Week 10 – Too much of a good thing?

lots of sungolds
Sungold cherry tomatoes, waiting to be picked!

Hello friends and members!

Is it still summer? Every morning for the past week we’ve bundled up before starting the work day and felt the nip of evening’s chill before heading home in the evening!

The farm has been responding as well – some things that would normally be in full swing by early August still seem slow to start. Much as we love tucking into a cozy warm bed on these cold evenings, as growers we know it keeps the tomatoes, peppers, and eggplants from ripening as quickly.

This week we’ll be seeing the last of the salad mix/lettuce for a few weeks – it’s been a struggle to keep it going through summer (regardless of the recent chill!), but there’s more on the way – probably arriving toward the end of the month.

onions harvested
The first of the onions, curing in a hoophouse.

You’ll also be receiving the second succession of beets this week – don’t forget the beet salad recipe we posted in week 5 (or just try steaming them and eating as a delicious, sweet side). You’ll also be seeing the first succession of fennel. We’ve included a couple recipes below to pique your culinary enthusiasm.

Finally, just a quick reminder for when you come to pick-up: please make sure to check your name off in the sign-in sheet! We compare the number of members left to come against the amount of veggies out on the table (just in case), and it helps to have an accurate count.

Thanks, and see you at distribution!

This week:

  • Garlic
  • Onion
  • Tomatoes
  • Cherry Tomatoes
  • Fennel
  • Beets
  • Kale/Chard
  • Summer Squash
  • Beans
  • Cucumbers
  • Parsley
  • Basil
  • Salad Mix


fall broccoli
Fall broccoli, healthily growing up!


(Courtesy of Terry Walters’ Clean Food)

2 Tbs olive oil

2 Tbs fresh grated ginger

1 fennel bulb, cored and thinly sliced

3 Tbs apricot (or peach) jam

1 Tbs soy sauce

Asian greens- as much as you want (you could also throw some kale in here too!)

In large skillet, sautee ginger in oil for one minute.  Add fennel and sautee for five minutes (until translucent).  Stir in jam and soy sauce, then add greens.  Cook just long enough for greens to turn bright green and tender, then serve!


(Courtesy of epicurious.com)

1 teaspoon fennel seeds

1 pound pork tenderloin

2 medium fennel bulbs, trimmed, reserving fronds

2 tablespoons extra-virgin olive oil

3 garlic cloves, smashed

1/4 cup dry white wine

1/2 cup reduced-sodium chicken broth

2 tablespoons unsalted butter, cut into pieces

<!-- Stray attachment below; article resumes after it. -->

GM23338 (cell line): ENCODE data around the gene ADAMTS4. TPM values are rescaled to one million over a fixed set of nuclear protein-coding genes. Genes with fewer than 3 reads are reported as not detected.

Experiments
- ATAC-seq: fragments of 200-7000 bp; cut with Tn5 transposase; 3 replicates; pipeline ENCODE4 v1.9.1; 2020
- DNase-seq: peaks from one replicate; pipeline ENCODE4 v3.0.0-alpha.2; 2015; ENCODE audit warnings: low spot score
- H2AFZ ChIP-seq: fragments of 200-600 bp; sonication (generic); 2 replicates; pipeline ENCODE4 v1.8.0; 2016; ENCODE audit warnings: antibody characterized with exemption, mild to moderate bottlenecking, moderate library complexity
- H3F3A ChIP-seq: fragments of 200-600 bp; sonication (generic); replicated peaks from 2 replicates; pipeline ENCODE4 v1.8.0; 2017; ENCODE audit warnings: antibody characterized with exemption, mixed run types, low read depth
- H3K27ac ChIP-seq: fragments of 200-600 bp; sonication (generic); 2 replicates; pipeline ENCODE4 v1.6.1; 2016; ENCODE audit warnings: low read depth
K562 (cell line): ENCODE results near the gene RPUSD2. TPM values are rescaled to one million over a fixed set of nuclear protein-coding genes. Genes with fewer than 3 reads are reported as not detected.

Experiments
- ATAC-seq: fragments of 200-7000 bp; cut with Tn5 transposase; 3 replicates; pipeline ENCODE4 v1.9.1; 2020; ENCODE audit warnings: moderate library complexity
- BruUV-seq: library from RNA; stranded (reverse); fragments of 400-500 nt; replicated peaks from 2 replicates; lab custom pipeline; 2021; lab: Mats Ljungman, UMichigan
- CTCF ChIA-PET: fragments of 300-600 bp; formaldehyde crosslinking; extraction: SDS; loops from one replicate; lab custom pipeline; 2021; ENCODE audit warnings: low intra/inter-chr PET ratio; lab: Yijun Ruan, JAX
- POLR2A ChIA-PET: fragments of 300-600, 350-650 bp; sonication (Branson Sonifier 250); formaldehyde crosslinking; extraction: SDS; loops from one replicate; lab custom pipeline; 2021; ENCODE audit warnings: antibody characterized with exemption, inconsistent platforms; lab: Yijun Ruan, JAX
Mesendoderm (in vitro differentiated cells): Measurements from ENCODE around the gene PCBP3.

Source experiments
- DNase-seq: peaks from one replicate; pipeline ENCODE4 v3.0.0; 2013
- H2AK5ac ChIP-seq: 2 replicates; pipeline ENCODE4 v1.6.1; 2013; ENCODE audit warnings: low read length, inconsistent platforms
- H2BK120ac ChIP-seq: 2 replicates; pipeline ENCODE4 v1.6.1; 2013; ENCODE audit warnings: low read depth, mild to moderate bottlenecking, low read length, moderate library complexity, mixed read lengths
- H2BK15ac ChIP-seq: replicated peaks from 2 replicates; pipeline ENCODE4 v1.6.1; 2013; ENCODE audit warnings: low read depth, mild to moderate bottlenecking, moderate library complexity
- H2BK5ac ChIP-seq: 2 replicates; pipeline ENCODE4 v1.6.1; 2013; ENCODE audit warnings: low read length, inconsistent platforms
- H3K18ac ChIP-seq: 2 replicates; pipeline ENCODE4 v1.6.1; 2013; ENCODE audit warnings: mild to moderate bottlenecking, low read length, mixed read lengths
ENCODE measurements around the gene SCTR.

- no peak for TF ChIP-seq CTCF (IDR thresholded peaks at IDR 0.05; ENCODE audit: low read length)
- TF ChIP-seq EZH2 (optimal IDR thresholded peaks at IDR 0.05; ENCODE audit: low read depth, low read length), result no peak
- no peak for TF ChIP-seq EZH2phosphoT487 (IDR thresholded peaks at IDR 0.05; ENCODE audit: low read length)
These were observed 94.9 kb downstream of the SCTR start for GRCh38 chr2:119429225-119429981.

1/2 teaspoon fresh lemon juice, or to taste

Preheat oven to 350°F with rack in middle.  Crush fennel seeds with a mortar and pestle or wrap in a kitchen towel and crush with bottom of a heavy skillet.  Pat pork dry, then sprinkle with crushed fennel seeds and 1/2 teaspoon each of salt and pepper. Cut fennel bulbs lengthwise into 1/2-inch wedges.  Heat oil in a 12-inch oven-proof heavy skillet over medium-high heat until it shimmers. Brown pork on all sides, about 6 minutes total, then transfer to a plate. Sauté garlic and fennel wedges in skillet until fennel is golden brown, about 6 minutes. Add wine, stirring and scraping up brown bits, then stir in broth and butter. Put pork on top of fennel and transfer skillet to oven. Roast until an instant-read thermometer inserted into center of pork registers 145 to 150°F, about 15 minutes. Transfer pork to a cutting board and let rest 10 minutes.
Meanwhile, transfer skillet to stovetop (handle will be hot) and boil, stirring occasionally, until most of liquid has evaporated. Stir in lemon juice and 1/4 cup chopped fennel fronds. Thinly slice pork and serve over fennel with sauce.

2 thoughts on “Week 10 – Too much of a good thing?

  1. I just enjoyed the fennel bulb from this week’s share sauted and poached with salmon (recipe: http://www.whfoods.com/genpage.php?tname=recipe&dbid=89). It was delicious. After reading about the challenging times over at Phillies Bridge Farm, just wanted to express my appreciation for all the work Bryn and Wes do to keep our CSA members fed in a healthy, sustainable, environmentally friendly and local fashion. Utah certainly does his part to keep a watchful eye on you and our crop fields. Great job, and very much appreciated!! YUMMMM!

  2. Hey,

    Tried this warm chicken recipe last night. EXCELLENT, EXCELLENT, EXCELLENT!
    Used everything (chard, beans, onion in lieu of shallot, and tomatoes) from CSA.
    It didn’t say, but as we were eating it decided that maybe the beans and the chard leafs should have been cut in half prior to putting them in the water.
    ALSO, tried the squash boat recipe… Another Hit…

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